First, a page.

I'm really sorry I haven't had a chance to read every message here but based on my reading of the proposal and skimming this thread, I want to float an alternative idea that aims to avoid the conflicting ambiguities of source order vs raw values.

If you want to manually implement Comparable for a RawRepresentable enum, you can simply write

static func <(lhs: EnumType, rhs: EnumType) -> Bool {
    return lhs.rawValue < rhs.rawValue
}

What if the compiler offered a way to get the source order as an integer? Maybe with #sourceOrder(value) magic 'macro' or a magic computed property. Then, the programmer could declare the < conformace explicitly, with an equally simple one-liner.

static func <(lhs: EnumType, rhs: EnumType) -> Bool {
    return #sourceOrder(lhs) < #sourceOrder(rhs)
}

This essentially automates the private integer approach, which is traditionally unwieldy as discussed in the proposal. The desired semantics are clearly declared in the codebase, addressing the possible ambiguities that arise from fully automatic synthesis, but without the annoying warts of having to write and maintain a private comparisonValue property or whatever.

In general, I feel like automatic synthesis should only be deployed when there is a very self-evident default implementation. Enums are used in so many different ways that I don't think an obvious automatic conformance of Comparable exists, especially one that relies on a concept (source ordering) that is otherwise eschewed by other types.

I'd definitely +1 this proposal if the only alternative is to do nothing, but it doesn't feel in the spirit of Swift to me as is.

5 Likes

A couple options I've used:

//PROPERTY APPROACH

protocol PropertyComparable: Comparable {
    associatedtype ComparisonType: Comparable
    var propertyToCompare: ComparisonType { get }
}
extension PropertyComparable {
    static func <(left: Self, right: Self) -> Bool {
        return left.propertyToCompare < right.propertyToCompare
    }
}
enum ComparableEnum: Int, PropertyComparable {
    case first
    case second
    var propertyToCompare: Int { rawValue }
}
// Usage
let values: [ComparableEnum] = [.second, .first, ]
let sorted = values.sorted() // [first, second]


//KEY PATH APPROACH

protocol KeyPathComparable: Comparable {
    associatedtype ComparisonType: Comparable
    static var keyPathToCompare: KeyPath<Self, ComparisonType> { get }
}
extension KeyPathComparable {
    static func <(left: Self, right: Self) -> Bool {
        left[keyPath: Self.keyPathToCompare] < right[keyPath: Self.keyPathToCompare]
    }
}
enum SecondComparableEnum: Int, KeyPathComparable {
    case first
    case second
    static var keyPathToCompare: KeyPath<SecondComparableEnum, Int> { \.rawValue}
}
// Usage
let secondValues: [SecondComparableEnum] = [.second, .first, ]
let secondSorted = secondValues.sorted() // [first, second]

Or if you want it simply declaration opt-in for raw values, something like this:

protocol RawValueComparable: RawRepresentable, Comparable where RawValue: Comparable { }
extension RawValueComparable {
    static func <(left: Self, right: Self) -> Bool {
        return left.rawValue < right.rawValue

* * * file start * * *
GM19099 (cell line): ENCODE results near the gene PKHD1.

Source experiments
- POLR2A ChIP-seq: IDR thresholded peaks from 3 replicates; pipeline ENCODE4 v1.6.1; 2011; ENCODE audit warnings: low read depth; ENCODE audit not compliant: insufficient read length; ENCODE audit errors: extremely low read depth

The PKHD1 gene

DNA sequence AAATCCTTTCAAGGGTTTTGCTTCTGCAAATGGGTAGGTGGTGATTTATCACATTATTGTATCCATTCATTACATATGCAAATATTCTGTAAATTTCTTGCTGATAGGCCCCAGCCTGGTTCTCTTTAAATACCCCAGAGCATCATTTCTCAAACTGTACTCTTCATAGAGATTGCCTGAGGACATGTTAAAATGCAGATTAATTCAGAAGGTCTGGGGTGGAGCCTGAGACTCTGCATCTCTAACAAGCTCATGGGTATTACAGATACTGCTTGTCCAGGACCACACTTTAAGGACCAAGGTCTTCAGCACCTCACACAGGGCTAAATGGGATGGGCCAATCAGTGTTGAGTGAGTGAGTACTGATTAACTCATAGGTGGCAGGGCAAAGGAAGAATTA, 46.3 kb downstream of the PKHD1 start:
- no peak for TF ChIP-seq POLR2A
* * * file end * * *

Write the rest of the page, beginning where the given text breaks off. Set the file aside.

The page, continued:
}
}
enum RawValueEnum: String, RawValueComparable {
    case first = "A"
    case second = "B"
}
// Usage
let rawValueEnums: [RawValueEnum] = [.second, .first, ]
let rawValueSorted = rawValueEnums.sorted() // [first, second]

(sorry for the code dump, made it as small as made sense)

I do like the general idea to have the compiler synthesize opt-in Comparable for enums. It seems like a welcome addition to Swift, in line with other synthesized conformances for enums. The idea is also in line with similar concepts from other languages (i.e. Java). That being said, there are some aspects of this proposal that seem a bit odd and unintuitive.

Firstly, the comparison of enum cases with associated values attached seems weird. If I were to have a case with multiple associated values, who is the compiler to say that I want it to be ordered in that specific manner. Associated values of a case may be placed in an order to match a convention or to improve readability alongside their labels. For example, with or without labels, case power(base: Int, exponent: Int) by convention places the base before the exponent. While allowing enums with associated values to qualify for synthesized Equatable conformance is pretty straightforward, I would argue that it is much less so for Comparable. While one could indeed argue that the same behaviour is present for the comparison tuples, I would say that enum cases are different, as—at least for me—the ordering of associated values for a case usually has nothing to do with the order of its comparison. I think it would be much more straightforward for enums that have cases with associated values not to qualify for synthesized Comparable conformance, requiring the user to define the < operator explicitly.

Secondly, disqualifying enums with raw values from synthesized Comparable conformance seems confusing and needlessly prohibitive. People use the raw values of their enums for all sorts of things (i.e. case codes, identification, etc.). I feel it would make more sense to allow any enum (excluding those with associated values) to qualifty for opt-in synthesized Comparable conformance. If one would like to use the rawValue of their enum instead of the source ordering of their cases for comparison, they can always simply add in: